chapter  10
Brazil’s Grand Design for Combining Global South Solidarity and National Interests: A Discussion of Peacekeeping Operations in Haiti and Timor
ByW. Alejandro Sánchez Nieto
Pages 18

ABSTRACT This study analyzes how Brazil has assumed visible leadership of peacekeeping

operations in order to increase its international status, with the ever-present goal of attaining

a permanent seat in the UN Security Council, but also with the larger aim of cultivating

forms of political-economic, cultural, and military globalization in which the Lusophone

giant can articulate new forms of transnational influence. Brazil’s role in MINUSTAH (the

UN Stabilization Mission in Haiti) and in peacekeeping interventions in Timor have become

cornerstones of Brazilian nationalism, which is evolving into a particular, global South

framed ‘Brazilian exceptionalism’. I will argue that these operations are seen by Brazilian

policymakers as win-win scenarios: Brazil increases its international peacekeeping

credentials while these fragile states obtain internal security, a first step towards

development. But is this what is actually happening? I will conclude by addressing how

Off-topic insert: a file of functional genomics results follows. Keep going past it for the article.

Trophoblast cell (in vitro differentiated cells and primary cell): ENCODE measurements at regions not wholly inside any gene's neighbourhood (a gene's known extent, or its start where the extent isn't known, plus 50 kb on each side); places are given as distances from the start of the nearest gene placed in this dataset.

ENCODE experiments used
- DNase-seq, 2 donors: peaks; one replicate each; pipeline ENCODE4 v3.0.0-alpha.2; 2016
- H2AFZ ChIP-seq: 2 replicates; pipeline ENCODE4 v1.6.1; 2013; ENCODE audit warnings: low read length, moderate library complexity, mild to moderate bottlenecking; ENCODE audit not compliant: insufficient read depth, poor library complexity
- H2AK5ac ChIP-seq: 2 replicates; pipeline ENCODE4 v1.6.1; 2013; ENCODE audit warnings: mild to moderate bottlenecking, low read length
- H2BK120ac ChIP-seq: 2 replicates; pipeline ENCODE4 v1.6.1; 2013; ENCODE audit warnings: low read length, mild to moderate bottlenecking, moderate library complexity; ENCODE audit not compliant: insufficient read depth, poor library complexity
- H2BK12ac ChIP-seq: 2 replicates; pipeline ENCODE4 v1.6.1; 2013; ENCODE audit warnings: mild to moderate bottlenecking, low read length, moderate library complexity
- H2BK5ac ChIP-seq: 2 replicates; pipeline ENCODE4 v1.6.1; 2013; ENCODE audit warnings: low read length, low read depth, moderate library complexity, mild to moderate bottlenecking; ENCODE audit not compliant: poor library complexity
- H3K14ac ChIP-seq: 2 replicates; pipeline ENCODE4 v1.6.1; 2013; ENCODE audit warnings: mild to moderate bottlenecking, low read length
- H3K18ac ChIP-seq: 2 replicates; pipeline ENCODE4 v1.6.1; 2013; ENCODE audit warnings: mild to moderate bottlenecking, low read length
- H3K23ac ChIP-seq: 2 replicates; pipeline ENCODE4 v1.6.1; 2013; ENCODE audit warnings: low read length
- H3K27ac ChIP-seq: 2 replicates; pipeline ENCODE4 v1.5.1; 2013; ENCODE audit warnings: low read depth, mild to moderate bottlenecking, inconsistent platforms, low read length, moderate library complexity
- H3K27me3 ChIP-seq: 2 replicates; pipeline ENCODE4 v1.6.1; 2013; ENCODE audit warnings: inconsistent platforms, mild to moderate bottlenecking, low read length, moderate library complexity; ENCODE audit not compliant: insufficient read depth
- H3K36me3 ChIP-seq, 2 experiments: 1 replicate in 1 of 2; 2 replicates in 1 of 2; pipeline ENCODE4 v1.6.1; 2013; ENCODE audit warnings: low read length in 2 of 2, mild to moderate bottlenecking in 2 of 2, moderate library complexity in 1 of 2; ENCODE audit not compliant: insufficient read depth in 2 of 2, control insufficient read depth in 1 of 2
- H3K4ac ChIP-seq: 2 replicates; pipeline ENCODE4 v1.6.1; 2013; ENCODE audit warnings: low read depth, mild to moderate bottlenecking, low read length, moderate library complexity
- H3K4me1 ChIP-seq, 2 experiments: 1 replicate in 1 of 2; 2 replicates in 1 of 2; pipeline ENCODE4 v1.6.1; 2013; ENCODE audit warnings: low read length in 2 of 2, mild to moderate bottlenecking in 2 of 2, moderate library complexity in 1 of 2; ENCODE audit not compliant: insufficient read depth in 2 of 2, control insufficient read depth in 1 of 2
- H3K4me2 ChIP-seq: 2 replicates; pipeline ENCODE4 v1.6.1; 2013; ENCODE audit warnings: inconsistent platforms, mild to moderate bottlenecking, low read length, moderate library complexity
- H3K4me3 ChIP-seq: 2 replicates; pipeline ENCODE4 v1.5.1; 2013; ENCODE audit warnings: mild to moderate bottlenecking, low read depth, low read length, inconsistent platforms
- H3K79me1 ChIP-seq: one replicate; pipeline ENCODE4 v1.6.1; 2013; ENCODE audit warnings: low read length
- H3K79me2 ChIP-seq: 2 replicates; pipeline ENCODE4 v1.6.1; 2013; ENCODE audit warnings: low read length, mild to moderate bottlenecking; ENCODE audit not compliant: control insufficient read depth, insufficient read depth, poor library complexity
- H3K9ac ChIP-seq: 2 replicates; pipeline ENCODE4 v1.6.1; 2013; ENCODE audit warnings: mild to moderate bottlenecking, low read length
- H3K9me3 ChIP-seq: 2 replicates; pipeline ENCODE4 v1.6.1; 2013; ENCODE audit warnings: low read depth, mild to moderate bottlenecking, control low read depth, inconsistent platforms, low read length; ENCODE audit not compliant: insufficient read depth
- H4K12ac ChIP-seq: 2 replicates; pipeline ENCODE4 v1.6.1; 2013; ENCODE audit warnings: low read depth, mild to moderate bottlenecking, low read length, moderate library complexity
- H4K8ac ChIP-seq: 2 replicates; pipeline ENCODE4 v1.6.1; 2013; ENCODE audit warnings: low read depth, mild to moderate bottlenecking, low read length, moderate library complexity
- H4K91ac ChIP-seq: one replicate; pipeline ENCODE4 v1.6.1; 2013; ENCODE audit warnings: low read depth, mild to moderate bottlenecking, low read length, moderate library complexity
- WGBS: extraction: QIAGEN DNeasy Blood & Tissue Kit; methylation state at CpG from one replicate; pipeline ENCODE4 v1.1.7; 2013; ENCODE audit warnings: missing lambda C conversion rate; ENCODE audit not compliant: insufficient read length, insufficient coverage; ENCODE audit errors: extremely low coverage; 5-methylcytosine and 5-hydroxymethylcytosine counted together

peacekeeping in Haiti and Timor fit into Brazil’s grand design for long-term global extension.

Brazil has become Latin America’s powerhouse, with its increasing influence and prestige

reflected in the international extension of its security profile, as it entertains ambitious programs

like developing a nuclear-powered submarine and obtaining a permanent seat on the UN Secur-

ity Council.1 Furthering its international visibility and influence, the Portuguese-speaking nation

has volunteered to serve in a number of UN peacekeeping missions throughout the past decade.

One mission in which Brasilia has taken a leadership role is the UN Stabilization Mission to

Haiti (MINUSTAH), which was created by UN resolution 1542 (April 2004) to aid the

transitional government that took control of Haiti after President Jean-Bertrand Aristide was

deposed by a US-supported coup. The goal was to bring order to the country, in coordination

with the Haitian police, and assist with a national reconciliation process. The mission originated

in controversy, as Aristide’s ouster was regarded as unconstitutional, as was the subsequent gov-

ernment of Prime Minister Gerard Latortue (2004-2006). Brazil provided the military comman-

ders for MINUSTAH along with a significant portion of the troops. In view of the January 2010

earthquake that virtually destroyed much of the capital city’s infrastructure, the UN mission is

regarded by its supporters, and in the hopes of Brazilian diplomats, as the cornerstone for a stable

and orderly reconstructed Haiti.